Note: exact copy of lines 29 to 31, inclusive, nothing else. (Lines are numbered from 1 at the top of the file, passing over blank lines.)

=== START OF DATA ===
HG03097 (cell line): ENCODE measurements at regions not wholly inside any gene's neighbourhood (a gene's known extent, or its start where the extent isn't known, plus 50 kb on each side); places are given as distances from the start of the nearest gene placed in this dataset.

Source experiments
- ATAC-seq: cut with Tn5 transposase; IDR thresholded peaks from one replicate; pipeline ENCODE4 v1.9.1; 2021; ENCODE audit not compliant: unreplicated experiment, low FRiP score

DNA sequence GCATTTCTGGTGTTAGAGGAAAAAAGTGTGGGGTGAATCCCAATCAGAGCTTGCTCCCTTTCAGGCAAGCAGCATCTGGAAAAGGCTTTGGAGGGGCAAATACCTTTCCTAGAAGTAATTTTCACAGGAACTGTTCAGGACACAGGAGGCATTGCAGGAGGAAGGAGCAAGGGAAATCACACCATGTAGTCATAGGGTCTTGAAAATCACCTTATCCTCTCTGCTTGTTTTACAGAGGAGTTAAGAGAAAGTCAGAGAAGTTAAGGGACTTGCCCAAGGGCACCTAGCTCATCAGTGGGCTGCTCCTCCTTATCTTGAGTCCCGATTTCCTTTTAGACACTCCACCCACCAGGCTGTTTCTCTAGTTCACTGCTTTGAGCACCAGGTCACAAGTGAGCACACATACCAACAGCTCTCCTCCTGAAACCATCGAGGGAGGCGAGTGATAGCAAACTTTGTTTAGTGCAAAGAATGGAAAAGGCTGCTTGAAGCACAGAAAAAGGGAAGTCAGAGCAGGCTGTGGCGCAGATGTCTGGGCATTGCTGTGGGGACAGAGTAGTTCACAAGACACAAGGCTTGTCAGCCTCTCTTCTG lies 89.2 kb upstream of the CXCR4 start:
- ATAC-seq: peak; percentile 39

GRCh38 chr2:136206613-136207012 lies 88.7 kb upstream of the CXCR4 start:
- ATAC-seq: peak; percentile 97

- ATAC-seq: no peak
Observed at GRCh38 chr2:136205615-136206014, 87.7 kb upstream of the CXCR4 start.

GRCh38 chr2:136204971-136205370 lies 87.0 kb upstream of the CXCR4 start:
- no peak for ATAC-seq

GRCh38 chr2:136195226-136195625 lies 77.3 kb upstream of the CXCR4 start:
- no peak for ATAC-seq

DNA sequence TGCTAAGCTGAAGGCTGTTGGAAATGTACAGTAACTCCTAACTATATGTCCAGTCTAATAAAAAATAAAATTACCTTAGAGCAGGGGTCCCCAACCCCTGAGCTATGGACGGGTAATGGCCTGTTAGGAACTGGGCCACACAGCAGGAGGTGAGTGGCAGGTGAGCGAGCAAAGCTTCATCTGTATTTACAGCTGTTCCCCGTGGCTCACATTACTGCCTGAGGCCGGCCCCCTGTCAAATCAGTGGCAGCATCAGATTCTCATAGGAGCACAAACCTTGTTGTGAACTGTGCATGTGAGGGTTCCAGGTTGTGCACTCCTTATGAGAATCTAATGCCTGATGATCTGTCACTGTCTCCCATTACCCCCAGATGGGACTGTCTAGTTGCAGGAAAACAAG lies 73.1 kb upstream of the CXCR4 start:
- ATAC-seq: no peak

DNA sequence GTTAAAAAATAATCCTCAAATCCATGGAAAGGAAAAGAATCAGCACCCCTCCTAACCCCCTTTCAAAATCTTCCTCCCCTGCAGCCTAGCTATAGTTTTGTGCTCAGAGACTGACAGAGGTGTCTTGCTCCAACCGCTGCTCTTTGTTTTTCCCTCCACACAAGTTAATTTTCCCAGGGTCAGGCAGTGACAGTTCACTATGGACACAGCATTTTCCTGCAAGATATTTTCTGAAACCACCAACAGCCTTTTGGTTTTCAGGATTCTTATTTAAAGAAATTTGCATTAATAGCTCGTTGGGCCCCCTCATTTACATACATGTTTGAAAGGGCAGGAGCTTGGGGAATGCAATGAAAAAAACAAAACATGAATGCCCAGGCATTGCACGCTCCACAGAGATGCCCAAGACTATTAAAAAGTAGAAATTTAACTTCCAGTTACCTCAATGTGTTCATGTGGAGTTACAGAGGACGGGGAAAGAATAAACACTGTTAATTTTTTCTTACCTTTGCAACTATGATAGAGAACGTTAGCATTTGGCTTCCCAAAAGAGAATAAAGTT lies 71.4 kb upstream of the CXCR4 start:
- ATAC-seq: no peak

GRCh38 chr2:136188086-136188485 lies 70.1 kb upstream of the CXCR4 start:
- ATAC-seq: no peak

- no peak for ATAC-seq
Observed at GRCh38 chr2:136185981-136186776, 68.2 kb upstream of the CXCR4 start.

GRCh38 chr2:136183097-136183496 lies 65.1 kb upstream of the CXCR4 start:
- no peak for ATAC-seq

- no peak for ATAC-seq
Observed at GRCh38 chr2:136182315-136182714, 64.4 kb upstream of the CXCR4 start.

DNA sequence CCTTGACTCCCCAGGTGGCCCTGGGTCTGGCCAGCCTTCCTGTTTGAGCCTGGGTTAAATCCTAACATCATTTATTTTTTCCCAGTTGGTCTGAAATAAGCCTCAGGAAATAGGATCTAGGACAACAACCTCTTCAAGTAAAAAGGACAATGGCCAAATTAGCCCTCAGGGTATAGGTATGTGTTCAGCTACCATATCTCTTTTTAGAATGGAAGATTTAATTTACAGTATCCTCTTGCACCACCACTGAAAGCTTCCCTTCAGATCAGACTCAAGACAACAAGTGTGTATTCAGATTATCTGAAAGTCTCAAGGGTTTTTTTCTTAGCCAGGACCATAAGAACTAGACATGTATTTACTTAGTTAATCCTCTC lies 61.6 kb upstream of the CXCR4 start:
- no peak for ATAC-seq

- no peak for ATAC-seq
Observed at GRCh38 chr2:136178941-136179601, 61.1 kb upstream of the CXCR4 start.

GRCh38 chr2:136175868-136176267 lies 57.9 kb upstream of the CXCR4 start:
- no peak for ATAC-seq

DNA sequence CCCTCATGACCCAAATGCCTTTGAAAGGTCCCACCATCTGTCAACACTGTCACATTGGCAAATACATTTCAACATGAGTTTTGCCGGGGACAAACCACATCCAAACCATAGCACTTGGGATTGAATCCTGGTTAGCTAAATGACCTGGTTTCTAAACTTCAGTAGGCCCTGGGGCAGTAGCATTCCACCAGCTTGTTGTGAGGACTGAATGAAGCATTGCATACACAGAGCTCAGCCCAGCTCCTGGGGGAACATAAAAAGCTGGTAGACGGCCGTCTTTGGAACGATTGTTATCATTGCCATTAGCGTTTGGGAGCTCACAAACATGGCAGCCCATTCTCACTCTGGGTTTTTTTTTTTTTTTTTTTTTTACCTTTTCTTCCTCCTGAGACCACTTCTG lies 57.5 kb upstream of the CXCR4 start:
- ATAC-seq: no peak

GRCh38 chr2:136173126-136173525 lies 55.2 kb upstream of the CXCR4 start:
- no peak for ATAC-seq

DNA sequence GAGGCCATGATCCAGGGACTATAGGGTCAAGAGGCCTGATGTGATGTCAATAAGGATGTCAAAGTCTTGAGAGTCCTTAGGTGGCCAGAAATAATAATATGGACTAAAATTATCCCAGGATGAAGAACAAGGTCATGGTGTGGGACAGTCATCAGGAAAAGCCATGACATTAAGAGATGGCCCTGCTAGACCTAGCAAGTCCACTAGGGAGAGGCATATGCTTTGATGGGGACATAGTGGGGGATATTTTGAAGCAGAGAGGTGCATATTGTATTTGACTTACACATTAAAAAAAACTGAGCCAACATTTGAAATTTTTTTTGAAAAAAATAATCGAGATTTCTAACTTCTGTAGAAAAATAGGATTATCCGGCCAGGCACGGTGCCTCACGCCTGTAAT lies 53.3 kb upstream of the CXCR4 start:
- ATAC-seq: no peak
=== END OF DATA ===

Observed at GRCh38 chr2:136178941-136179601, 61.1 kb upstream of the CXCR4 start.

GRCh38 chr2:136175868-136176267 lies 57.9 kb upstream of the CXCR4 start:
- no peak for ATAC-seq